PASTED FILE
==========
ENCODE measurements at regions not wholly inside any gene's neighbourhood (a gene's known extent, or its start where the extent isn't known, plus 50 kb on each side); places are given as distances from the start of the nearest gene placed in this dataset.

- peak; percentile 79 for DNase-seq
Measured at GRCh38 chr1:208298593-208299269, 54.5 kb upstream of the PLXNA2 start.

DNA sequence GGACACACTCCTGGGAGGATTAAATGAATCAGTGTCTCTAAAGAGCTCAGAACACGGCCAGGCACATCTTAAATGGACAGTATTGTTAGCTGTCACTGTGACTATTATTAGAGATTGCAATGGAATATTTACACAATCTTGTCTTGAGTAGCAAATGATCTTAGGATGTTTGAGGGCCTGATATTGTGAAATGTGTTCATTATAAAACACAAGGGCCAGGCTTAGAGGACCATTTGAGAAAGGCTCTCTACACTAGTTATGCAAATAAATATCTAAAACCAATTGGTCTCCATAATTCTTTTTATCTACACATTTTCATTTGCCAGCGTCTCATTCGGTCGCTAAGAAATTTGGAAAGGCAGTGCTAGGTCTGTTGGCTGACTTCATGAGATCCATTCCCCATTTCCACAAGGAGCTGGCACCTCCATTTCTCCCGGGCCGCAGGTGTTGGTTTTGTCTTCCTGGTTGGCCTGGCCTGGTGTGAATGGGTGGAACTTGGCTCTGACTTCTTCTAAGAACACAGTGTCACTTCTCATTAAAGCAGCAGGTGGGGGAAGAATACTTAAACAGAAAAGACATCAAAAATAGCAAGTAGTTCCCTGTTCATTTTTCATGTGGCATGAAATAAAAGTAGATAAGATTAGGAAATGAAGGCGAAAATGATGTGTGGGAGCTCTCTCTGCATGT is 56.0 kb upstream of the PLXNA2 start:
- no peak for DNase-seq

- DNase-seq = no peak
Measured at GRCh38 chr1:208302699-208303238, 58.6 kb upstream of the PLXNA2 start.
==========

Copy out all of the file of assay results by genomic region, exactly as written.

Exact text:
ENCODE measurements at regions not wholly inside any gene's neighbourhood (a gene's known extent, or its start where the extent isn't known, plus 50 kb on each side); places are given as distances from the start of the nearest gene placed in this dataset.

- peak; percentile 79 for DNase-seq
Measured at GRCh38 chr1:208298593-208299269, 54.5 kb upstream of the PLXNA2 start.

DNA sequence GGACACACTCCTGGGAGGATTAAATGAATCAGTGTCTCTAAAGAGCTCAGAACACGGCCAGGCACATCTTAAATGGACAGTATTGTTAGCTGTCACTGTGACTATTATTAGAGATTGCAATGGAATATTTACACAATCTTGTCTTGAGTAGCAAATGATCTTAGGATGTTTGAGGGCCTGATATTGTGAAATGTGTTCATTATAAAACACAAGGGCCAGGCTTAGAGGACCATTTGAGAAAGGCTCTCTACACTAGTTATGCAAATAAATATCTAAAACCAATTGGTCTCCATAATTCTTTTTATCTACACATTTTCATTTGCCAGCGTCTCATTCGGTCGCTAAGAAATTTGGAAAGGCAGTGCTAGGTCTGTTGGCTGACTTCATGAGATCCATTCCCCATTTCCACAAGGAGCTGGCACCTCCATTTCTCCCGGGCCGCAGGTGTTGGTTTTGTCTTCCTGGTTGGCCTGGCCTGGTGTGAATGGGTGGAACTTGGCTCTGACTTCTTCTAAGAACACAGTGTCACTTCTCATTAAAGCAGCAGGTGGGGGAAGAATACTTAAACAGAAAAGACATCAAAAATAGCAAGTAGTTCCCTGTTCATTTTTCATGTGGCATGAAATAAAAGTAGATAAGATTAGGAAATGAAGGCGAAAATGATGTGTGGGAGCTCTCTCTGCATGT is 56.0 kb upstream of the PLXNA2 start:
- no peak for DNase-seq

- DNase-seq = no peak
Measured at GRCh38 chr1:208302699-208303238, 58.6 kb upstream of the PLXNA2 start.